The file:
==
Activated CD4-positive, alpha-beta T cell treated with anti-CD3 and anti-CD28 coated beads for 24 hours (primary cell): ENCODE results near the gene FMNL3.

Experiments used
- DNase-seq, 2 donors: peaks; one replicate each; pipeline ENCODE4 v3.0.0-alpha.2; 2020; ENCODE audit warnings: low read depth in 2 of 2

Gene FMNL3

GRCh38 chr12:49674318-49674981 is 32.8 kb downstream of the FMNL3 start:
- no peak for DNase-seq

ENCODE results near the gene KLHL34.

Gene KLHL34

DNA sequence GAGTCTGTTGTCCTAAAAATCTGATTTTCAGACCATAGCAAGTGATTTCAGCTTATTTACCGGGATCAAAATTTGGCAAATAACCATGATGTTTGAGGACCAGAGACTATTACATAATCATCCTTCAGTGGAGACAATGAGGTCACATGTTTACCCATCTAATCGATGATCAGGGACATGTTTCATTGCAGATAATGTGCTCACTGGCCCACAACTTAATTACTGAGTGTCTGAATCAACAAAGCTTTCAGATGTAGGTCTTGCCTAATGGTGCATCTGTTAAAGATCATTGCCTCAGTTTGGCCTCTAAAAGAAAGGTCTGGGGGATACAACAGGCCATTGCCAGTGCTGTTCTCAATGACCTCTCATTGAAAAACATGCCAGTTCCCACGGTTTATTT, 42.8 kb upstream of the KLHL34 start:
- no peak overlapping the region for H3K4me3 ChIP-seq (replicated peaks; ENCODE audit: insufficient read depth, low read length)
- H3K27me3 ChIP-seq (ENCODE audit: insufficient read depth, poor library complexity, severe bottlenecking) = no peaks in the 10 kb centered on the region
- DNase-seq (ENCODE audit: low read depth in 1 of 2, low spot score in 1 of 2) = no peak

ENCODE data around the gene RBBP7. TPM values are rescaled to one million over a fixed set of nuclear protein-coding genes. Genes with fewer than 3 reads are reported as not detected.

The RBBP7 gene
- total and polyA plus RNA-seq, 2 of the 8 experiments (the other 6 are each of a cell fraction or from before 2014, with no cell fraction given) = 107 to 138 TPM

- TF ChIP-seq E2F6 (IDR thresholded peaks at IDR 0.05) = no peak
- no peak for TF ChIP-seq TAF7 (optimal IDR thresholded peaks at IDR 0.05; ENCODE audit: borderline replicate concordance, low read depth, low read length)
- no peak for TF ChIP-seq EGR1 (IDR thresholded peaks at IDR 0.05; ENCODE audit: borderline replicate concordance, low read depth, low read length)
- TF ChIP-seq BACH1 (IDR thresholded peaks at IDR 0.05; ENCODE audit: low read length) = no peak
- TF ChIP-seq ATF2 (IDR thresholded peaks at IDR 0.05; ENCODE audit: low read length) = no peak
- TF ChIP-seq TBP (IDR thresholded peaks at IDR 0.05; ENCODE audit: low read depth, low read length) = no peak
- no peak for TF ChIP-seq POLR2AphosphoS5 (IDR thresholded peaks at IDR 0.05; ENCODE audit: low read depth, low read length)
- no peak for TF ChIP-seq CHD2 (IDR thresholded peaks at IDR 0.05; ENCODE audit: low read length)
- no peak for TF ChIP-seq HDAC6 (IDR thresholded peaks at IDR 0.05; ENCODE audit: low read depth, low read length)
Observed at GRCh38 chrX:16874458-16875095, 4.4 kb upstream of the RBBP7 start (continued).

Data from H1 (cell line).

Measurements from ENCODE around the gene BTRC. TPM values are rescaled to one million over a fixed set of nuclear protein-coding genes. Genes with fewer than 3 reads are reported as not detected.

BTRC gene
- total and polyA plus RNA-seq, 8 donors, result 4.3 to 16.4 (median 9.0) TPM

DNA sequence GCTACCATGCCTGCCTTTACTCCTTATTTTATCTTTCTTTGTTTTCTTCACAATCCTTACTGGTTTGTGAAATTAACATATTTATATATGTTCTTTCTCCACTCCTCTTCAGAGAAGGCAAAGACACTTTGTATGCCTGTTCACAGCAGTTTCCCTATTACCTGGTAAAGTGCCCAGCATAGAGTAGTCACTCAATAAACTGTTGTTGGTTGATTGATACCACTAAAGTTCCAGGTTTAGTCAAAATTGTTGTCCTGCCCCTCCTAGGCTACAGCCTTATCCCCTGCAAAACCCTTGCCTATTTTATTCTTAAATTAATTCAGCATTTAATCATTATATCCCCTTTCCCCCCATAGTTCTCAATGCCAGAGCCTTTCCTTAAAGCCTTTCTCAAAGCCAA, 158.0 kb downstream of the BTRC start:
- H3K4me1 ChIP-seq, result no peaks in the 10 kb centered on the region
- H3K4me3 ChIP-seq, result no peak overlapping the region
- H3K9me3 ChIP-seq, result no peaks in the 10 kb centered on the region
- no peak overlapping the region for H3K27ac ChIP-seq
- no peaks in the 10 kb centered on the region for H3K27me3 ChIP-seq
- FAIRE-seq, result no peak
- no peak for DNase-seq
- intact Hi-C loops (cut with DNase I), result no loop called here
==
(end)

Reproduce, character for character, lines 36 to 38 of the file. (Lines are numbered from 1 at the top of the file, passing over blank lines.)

- FAIRE-seq, result no peak
- no peak for DNase-seq
- intact Hi-C loops (cut with DNase I), result no loop called here